Is it a major or a minor role? We’d imagine we’d only be expected to play a minor one, seeing how thick in the midst of so much matter and so many events and phenomena far more colossal and portentous than us we seem to be.
Third, when we consider ourselves closely we find ourselves to be as tainted and lowly as can be, and yet (conversely) when we look at our Creator we can’t help but praise Him for how utterly exalted He is! But wouldn’t a perfect Creator’s creations be expected to be perfect?
That’s to say, we seem to be so base and garish at bottom, while God Almighty our Creator is so grand and sublime — which then raises the question of why one such as He would create us as we are. (See Ch. 17 below.)
Fourth, logic would suggest that God is all-good and utterly benevolent. So, how could He have purposefully created so many people who suffer and are tried their whole lives long? Wouldn’t an all-good Creator be expected to be benevolent — if not at least less malevolent?
God has no needs. After all, He’s perfect, utterly self sufficient, independent of everything, and fully contained. Thus everything He does is for “the other”. And since a being who does things only for the other is benevolent (by definition, since there’d be no need for him to harm the other, which is only a self-serving need), then why does God indeed allow so many of us to suffer? It seems so “out of character” for Him.
Understand the ramifications of this question, if you will.
For indeed nothing lies deeper beneath the surface of human consciousness than the fact of suffering and the distinct possibility of sudden, virulent woe at that. After all, who hasn’t heard of quick accidents out of the blue that maimed their victims? Or of sudden gunshots rushing through windows and mangling chance targets?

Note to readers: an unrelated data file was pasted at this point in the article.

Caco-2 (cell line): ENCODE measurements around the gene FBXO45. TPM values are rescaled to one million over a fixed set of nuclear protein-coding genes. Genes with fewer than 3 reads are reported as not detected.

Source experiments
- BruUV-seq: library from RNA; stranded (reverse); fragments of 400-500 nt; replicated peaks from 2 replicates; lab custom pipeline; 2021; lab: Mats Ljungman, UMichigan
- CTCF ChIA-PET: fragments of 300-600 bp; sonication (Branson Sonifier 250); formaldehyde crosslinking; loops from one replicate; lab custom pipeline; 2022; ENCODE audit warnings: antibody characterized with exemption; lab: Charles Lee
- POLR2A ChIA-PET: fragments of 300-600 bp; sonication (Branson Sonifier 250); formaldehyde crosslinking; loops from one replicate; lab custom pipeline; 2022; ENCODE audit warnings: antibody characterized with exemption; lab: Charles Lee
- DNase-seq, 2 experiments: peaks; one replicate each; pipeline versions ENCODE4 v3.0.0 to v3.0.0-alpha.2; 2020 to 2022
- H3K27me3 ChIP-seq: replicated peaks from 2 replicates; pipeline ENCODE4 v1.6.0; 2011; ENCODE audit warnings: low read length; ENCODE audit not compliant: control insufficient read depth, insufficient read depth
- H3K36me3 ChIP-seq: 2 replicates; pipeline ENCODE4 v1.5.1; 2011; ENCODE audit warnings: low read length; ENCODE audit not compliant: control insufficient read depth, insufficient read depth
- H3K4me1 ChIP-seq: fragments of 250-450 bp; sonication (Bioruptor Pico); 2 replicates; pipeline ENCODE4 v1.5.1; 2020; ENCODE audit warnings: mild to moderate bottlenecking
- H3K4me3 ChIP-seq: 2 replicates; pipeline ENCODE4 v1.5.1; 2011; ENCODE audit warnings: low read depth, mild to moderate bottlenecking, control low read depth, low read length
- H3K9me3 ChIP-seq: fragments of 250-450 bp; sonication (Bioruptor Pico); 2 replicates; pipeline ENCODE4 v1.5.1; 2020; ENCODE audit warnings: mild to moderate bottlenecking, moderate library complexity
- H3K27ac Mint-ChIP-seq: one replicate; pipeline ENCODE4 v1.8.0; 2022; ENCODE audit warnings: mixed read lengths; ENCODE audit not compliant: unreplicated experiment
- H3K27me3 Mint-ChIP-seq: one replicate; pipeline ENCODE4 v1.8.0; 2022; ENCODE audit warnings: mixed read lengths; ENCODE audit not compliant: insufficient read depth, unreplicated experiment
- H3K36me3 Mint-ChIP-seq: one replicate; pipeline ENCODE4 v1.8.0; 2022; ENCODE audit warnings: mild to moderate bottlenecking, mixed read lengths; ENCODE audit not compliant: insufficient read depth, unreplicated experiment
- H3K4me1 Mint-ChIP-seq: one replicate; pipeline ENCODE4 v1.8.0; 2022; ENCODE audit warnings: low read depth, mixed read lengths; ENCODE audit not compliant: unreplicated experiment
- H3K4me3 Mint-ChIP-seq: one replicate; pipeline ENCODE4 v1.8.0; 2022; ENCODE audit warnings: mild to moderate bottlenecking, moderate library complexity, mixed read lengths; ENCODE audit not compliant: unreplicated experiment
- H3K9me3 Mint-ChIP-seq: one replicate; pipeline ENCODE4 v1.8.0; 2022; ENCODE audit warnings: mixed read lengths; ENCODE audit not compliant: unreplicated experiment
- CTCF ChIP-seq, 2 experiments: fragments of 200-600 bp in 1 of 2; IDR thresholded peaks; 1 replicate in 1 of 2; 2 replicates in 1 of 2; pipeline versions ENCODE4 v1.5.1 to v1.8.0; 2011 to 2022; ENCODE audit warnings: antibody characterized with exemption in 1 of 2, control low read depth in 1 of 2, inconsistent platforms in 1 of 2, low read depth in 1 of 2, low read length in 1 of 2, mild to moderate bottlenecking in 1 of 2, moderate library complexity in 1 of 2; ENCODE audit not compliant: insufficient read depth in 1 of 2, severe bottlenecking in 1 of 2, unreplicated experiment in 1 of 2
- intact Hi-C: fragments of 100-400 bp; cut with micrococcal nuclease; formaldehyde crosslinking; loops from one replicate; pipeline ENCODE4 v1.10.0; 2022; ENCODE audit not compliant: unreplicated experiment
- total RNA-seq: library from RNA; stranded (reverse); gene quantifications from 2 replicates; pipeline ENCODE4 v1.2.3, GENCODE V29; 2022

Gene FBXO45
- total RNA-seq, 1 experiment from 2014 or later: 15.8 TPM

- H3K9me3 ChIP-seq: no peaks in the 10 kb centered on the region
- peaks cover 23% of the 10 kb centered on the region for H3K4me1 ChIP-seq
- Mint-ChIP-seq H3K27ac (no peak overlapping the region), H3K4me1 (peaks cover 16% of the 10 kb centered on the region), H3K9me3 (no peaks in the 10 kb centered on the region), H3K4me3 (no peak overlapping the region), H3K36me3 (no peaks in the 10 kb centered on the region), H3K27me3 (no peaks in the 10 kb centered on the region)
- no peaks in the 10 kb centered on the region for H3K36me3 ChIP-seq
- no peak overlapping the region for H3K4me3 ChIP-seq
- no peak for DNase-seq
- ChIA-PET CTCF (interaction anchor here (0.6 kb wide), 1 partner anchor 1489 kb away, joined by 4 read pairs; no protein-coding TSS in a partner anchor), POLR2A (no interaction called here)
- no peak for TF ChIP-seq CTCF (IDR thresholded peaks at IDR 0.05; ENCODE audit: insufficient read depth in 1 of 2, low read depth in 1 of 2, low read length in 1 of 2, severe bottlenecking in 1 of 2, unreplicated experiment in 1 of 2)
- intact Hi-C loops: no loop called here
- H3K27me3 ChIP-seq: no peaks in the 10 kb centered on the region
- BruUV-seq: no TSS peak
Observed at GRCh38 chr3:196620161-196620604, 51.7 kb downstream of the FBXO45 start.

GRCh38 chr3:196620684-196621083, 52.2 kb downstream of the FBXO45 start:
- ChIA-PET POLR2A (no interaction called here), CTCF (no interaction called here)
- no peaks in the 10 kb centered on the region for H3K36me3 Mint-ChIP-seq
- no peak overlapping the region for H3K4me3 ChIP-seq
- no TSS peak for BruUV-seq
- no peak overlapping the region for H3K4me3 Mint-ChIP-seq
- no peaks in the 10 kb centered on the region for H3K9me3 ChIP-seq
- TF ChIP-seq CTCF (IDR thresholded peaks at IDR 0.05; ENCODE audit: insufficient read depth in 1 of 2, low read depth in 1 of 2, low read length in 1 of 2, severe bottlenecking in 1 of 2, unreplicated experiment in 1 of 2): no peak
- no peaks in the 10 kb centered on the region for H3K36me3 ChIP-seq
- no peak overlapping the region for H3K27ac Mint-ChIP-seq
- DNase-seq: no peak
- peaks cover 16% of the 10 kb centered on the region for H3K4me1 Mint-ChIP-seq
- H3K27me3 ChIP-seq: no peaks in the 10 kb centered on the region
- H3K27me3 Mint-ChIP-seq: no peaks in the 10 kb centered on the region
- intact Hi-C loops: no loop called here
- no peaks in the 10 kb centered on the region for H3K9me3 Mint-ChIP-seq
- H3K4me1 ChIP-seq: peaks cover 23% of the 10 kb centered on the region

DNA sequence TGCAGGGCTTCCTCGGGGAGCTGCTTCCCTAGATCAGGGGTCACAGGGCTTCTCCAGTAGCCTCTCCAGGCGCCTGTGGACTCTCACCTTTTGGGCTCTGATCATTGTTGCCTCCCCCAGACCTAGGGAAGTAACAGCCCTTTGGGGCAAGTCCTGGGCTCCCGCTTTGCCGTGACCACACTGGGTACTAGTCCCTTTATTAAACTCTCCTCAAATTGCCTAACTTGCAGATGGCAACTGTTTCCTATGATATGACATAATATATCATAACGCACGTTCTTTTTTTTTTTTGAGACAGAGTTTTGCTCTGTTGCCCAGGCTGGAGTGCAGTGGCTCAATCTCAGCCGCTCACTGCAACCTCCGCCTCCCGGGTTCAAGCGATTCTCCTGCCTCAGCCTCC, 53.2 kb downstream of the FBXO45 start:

There are two broad reactions to that fear overall, though. The first is based on a deep and primal conviction that no Divine Entity would ever allow such a thing to happen, so when it does, that proves that there’s no God. But the second reaction is based on the equally deep and primal conviction that nothing is as it appears to be (which is confirmed every day), and that while God’s ways are largely inexplicable, He still-and-all has our best interests in mind. Those who believe that draw comfort from the idea that when we suffer, we do so for some good reason. Yet they’re still thrown by their pain and misery, and left in an emotional — if not a philosophical — quandary.
So we’d need to understand the underpinnings of suffering in fact if we’re to be steadfast in our faith.
And fifth, how could finite, mortal, and ephemeral creatures (like us) ever derive from an Infinite Being who is without beginning or end?
In other words, how did we manage to be products of an Almighty Creator who’s so unlike us, as we indicated (See Ch. 18 below)?
(c) 2010 Rabbi Yaakov Feldman
Feel free to contact me at firstname.lastname@example.org
AT LONG LAST! Rabbi Feldman’s translation of Maimonides’ “Eight Chapters” is available here at a discount.
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Rabbi Yaakov Feldman has also translated and commented upon “The Path of the Just” and “The Duties of the Heart” (Jason Aronson Publishers).